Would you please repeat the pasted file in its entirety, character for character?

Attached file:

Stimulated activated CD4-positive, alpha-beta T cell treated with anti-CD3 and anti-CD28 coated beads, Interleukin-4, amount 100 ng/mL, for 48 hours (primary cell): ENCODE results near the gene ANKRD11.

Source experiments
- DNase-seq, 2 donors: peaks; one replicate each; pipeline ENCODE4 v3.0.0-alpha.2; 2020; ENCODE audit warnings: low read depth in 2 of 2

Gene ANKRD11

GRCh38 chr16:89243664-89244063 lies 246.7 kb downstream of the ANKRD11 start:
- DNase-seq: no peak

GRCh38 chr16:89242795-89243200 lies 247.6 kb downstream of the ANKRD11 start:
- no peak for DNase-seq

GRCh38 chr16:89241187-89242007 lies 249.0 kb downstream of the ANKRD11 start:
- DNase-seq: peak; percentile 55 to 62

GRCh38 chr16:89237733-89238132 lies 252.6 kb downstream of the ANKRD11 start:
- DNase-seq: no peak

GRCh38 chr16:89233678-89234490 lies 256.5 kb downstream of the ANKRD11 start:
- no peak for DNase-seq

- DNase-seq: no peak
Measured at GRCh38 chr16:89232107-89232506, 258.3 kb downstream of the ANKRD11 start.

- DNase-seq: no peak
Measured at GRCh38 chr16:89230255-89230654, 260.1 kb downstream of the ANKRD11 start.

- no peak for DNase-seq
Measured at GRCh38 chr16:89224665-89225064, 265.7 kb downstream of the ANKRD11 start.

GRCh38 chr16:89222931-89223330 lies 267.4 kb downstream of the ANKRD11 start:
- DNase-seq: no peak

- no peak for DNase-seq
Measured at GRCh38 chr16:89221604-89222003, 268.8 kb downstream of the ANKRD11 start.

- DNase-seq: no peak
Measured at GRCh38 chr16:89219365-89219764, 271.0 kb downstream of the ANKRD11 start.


Stimulated activated CD4-positive, alpha-beta T cell treated with anti-CD3 and anti-CD28 coated beads, Interleukin-4, amount 100 ng/mL, for 48 hours (primary cell): ENCODE results near the gene ANKRD11.

Source experiments
- DNase-seq, 2 donors: peaks; one replicate each; pipeline ENCODE4 v3.0.0-alpha.2; 2020; ENCODE audit warnings: low read depth in 2 of 2

Gene ANKRD11

GRCh38 chr16:89243664-89244063 lies 246.7 kb downstream of the ANKRD11 start:
- DNase-seq: no peak

GRCh38 chr16:89242795-89243200 lies 247.6 kb downstream of the ANKRD11 start:
- no peak for DNase-seq

GRCh38 chr16:89241187-89242007 lies 249.0 kb downstream of the ANKRD11 start:
- DNase-seq: peak; percentile 55 to 62

GRCh38 chr16:89237733-89238132 lies 252.6 kb downstream of the ANKRD11 start:
- DNase-seq: no peak

GRCh38 chr16:89233678-89234490 lies 256.5 kb downstream of the ANKRD11 start:
- no peak for DNase-seq

- DNase-seq: no peak
Measured at GRCh38 chr16:89232107-89232506, 258.3 kb downstream of the ANKRD11 start.

- DNase-seq: no peak
Measured at GRCh38 chr16:89230255-89230654, 260.1 kb downstream of the ANKRD11 start.

- no peak for DNase-seq
Measured at GRCh38 chr16:89224665-89225064, 265.7 kb downstream of the ANKRD11 start.

GRCh38 chr16:89222931-89223330 lies 267.4 kb downstream of the ANKRD11 start:
- DNase-seq: no peak

- no peak for DNase-seq
Measured at GRCh38 chr16:89221604-89222003, 268.8 kb downstream of the ANKRD11 start.

- DNase-seq: no peak
Measured at GRCh38 chr16:89219365-89219764, 271.0 kb downstream of the ANKRD11 start.